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North Vancouver disc golf conflicts still simmering

The dispute has ‘sucked the soul out of the North Shore disc golf community,’ one player says

Like a frisbee spinning through the air, there’s no way to know where exactly an ongoing feud over a North Vancouver disc golf course will land.

In April, city staff reduced the size of a popular disc golf course in Eastview Park, as an interim measure to reduce the potential for conflict between nearby residents and disc golfers.

As the changes have significantly reduced the challenge of the course for experienced players, many of them have chosen to play elsewhere. Meanwhile, the measures haven’t deterred the players that cause problems in the park, residents say.

After the issue came to a head during a heated council meeting in February, municipal staff were directed to evaluate long-term solutions to make Eastview Park “a welcoming and safe place” for people of all ages and abilities, while considering possible relocation of the course.

The temporary re-configuration of the course involved removing three holes that were the “highest conflict areas,” as the play areas cross other park-use spaces, according to City of North Vancouver staff.

To inform any future changes to the park, staff launched a public engagement process in June, which included community workshops and an online survey. With that process complete, staff say they are currently conducting a review of the site and will report back to council later this fall.

Small minority causing majority of issues, councillor says

Unfortunately, the conflicts could not be ignored said Coun. Tony Valente, who brought the issue to council in February along with Couns. Don Bell and Angela Girard.

“I am convinced that there’s one or two out of 100 that are causing the issues,” he said.

At the same time, coming up with a solution is difficult when some people are completely unwilling to accept things in their community that they don’t like, Valente said.

“If you’re trying to be fair and accommodate as many different people in the community as you can, people just saying ‘No’ is really hard,” he said. “It’s usually about trying to find a compromise – that’s why I brought this forward.”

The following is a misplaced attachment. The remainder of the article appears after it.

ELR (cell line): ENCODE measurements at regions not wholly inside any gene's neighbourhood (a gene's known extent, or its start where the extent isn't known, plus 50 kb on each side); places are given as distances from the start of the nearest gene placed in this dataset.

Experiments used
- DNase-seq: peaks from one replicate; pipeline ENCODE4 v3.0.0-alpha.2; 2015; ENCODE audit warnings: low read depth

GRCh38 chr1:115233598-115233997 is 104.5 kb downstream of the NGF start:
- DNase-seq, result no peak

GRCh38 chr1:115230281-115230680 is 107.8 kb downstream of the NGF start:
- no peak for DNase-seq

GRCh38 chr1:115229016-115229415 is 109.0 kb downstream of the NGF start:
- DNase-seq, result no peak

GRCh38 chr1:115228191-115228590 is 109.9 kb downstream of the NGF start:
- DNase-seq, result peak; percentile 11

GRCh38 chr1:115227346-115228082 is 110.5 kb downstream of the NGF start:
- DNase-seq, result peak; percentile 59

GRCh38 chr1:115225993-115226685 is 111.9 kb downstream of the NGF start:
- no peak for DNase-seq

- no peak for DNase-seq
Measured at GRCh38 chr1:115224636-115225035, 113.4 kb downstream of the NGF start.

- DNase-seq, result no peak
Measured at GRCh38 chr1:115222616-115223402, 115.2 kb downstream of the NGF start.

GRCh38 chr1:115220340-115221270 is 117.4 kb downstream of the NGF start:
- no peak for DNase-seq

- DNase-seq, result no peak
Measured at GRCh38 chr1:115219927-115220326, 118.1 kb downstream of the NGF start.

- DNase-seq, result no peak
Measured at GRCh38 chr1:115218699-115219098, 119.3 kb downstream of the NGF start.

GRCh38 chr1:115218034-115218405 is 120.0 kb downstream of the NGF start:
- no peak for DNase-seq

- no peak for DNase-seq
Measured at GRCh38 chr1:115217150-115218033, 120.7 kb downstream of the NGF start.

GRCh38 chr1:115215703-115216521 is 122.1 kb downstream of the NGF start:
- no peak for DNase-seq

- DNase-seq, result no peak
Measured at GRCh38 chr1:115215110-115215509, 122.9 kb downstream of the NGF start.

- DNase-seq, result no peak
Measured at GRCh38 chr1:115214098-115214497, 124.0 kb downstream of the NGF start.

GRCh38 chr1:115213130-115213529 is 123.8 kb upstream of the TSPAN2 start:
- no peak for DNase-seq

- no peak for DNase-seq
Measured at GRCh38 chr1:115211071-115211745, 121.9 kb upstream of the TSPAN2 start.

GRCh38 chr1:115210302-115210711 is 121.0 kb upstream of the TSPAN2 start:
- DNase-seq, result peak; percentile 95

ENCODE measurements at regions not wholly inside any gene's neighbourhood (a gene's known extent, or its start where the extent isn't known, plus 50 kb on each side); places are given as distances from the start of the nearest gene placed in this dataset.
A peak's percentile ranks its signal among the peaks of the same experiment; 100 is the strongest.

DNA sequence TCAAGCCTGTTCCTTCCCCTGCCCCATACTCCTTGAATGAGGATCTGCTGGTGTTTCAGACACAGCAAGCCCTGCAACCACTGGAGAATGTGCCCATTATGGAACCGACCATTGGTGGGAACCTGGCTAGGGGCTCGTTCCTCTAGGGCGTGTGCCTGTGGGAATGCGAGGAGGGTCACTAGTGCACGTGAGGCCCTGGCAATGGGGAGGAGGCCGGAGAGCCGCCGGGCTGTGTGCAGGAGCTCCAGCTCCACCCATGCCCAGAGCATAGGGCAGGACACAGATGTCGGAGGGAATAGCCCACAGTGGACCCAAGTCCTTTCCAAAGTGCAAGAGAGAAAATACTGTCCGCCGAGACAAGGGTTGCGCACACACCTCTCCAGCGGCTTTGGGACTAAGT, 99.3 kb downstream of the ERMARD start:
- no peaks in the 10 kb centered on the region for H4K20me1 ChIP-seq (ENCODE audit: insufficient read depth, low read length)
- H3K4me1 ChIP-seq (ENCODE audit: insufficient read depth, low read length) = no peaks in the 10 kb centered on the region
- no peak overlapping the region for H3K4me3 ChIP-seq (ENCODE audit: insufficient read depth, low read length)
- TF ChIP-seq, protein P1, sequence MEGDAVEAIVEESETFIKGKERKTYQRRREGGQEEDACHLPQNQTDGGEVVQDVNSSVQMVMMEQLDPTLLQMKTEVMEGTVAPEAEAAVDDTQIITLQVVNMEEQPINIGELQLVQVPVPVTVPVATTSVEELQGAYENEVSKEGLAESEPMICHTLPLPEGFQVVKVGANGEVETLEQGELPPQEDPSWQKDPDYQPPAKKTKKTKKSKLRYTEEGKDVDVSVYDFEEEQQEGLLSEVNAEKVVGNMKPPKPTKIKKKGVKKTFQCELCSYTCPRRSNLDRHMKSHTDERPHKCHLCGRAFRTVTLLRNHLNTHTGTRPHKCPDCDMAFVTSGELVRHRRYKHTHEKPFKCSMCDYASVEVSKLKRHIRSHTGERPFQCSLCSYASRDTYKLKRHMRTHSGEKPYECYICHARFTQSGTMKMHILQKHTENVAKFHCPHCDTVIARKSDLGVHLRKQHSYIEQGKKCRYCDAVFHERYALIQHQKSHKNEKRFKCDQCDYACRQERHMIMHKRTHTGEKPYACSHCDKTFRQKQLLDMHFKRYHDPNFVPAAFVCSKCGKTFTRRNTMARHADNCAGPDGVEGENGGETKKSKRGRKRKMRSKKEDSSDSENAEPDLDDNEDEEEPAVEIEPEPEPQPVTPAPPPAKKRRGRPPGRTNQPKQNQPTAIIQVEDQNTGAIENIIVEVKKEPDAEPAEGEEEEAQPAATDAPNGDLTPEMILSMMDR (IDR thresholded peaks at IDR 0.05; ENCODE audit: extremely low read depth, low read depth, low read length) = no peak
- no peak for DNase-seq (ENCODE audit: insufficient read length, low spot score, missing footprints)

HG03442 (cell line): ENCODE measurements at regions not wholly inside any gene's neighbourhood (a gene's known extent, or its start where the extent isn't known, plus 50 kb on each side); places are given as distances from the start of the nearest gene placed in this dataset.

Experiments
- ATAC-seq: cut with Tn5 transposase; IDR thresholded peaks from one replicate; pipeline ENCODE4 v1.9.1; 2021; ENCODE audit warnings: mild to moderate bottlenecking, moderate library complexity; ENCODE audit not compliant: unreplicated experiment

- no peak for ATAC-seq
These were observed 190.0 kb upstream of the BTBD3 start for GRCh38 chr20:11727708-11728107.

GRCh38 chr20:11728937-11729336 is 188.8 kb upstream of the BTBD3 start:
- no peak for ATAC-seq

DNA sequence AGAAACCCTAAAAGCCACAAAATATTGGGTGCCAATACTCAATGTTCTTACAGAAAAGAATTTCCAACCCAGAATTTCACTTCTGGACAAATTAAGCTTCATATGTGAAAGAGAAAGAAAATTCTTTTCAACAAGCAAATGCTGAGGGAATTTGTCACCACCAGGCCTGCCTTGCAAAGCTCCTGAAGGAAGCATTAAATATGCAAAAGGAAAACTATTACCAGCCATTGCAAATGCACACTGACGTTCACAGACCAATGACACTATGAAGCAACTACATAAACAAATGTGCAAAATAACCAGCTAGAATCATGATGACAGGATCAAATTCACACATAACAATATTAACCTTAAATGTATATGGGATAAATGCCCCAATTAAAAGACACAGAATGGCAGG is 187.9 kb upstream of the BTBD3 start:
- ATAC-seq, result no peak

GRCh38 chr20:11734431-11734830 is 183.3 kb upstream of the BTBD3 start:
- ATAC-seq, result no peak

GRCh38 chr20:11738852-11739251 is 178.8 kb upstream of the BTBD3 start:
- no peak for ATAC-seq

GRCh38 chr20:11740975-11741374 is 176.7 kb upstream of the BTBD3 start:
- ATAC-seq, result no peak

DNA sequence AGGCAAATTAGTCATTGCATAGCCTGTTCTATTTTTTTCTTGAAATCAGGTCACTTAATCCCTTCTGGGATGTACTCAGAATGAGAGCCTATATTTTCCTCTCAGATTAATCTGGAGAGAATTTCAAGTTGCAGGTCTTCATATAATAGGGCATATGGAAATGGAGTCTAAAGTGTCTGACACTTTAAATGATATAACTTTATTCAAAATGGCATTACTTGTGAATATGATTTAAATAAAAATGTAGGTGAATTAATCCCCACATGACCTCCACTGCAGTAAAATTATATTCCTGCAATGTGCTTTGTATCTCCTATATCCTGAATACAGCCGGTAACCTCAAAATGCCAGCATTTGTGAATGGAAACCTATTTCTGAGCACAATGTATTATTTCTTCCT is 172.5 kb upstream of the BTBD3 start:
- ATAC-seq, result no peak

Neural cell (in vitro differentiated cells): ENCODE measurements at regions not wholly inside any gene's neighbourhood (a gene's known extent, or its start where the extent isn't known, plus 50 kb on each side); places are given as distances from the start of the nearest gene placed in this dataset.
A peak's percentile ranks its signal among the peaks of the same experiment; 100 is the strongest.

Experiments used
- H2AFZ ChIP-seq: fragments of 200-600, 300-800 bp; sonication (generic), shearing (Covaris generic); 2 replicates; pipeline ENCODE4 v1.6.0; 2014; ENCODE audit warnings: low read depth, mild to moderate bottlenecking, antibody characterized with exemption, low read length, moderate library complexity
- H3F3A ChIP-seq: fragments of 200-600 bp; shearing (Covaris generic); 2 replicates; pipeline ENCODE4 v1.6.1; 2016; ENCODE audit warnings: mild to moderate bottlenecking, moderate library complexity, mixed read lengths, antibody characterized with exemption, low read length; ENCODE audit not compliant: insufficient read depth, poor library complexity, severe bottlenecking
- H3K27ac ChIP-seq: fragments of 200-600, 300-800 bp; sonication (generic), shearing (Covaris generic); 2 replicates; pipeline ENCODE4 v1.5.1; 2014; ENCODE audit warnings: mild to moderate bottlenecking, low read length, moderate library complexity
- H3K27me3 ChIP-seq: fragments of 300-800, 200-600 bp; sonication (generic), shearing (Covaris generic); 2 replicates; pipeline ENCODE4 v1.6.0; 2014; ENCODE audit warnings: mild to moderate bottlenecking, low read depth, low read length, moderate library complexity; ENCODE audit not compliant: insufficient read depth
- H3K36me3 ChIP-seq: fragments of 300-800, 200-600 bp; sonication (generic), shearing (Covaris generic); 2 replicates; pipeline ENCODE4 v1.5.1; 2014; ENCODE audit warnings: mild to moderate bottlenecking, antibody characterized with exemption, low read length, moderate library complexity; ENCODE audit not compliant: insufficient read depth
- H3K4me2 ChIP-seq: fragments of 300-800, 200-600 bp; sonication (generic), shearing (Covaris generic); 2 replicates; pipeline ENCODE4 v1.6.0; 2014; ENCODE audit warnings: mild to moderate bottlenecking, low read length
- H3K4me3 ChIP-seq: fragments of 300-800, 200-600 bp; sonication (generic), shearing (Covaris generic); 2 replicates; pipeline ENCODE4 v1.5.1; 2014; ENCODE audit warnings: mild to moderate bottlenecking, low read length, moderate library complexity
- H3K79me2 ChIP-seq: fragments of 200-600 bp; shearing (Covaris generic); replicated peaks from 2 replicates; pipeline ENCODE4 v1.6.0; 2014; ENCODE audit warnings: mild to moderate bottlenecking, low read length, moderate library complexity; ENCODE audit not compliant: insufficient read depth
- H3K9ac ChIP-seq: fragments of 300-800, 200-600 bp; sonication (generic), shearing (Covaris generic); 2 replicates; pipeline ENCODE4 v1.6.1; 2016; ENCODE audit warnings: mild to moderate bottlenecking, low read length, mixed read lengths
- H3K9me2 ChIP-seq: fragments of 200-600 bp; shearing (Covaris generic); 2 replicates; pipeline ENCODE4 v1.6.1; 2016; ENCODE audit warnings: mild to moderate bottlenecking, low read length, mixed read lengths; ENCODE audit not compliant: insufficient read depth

Relocation of the disc golf course in some form appears to have support from all sides of the debate, so long as it stays on the North Shore. Some of the councillors have indicated they won’t support any proposals that move the course out of the community.

“I don’t think that’s going to be a viable option,” Valente said.

Brendan Burge, whose property backs onto one of the course tee boxes, said he and other residents in the area had high hopes for changes made by staff.

“The one positive aspect is that the count of golfers has dropped by probably 60 to 70 per cent,” he said.

Previously, he could count 200-250 people on a sunny afternoon. Now, he sees anywhere from 30 to 50.

“A lot of golfers are really nice people,” Burge said. “They’re very respectful of walkers and so on. And then there’s what I refer to as the entitled group, they’d like all the rest of us to drop dead and go away.”

People from this group often smoke and drink on the course, he said.

“They don’t respond to any encouragement to behave properly. They play wherever they want. That group seems to have increased,” he said.

Given the park’s small size, Burge said he and the other neighbours feel it’s appropriate for the course to be relocated.

“The golf course, even though it’s now six holes, occupies easily two thirds of the park. There’s not a lot of space that a pedestrian or a dog walker can use,” he said.

‘Sucked the soul out of the North Shore disc golf community’

Reducing the size of the Eastview Park course sucked the soul out of the North Shore disc golf community, said Logan Nazareno, an avid player and organizer who lives in Lower Lonsdale.

“When you take a small nine-hole course and reduce it down to six, when you take all of the challenge out of the course, it just ceases to be a place where people that playing competitive disc golf want to come and play,” he said. “We go other places, and then we have to travel now across the bridge to courses either in Vancouver or in Burnaby and beyond."

Despite a community of enthusiastic players, there are just three courses on the North Shore. One is a short course near Rockridge Secondary School. The other is a respected, competitive-level course, but it’s at the top of Grouse Mountain and only open to pass holders.

There are plenty of places where new courses could be built, Nazareno said, listing Greenwood, Princess and Braemar parks as potential locations. But staff were “struggling” to come up with a budget for it, he said, and are also deterred by environmental concerns, such as removing underbrush to make way for disc golf holes. Nazareno said he’s also pitched the idea to the other local ski hills.

“We just have to wait and see,” he said.

No date has been set yet for the matter to come back to city council.

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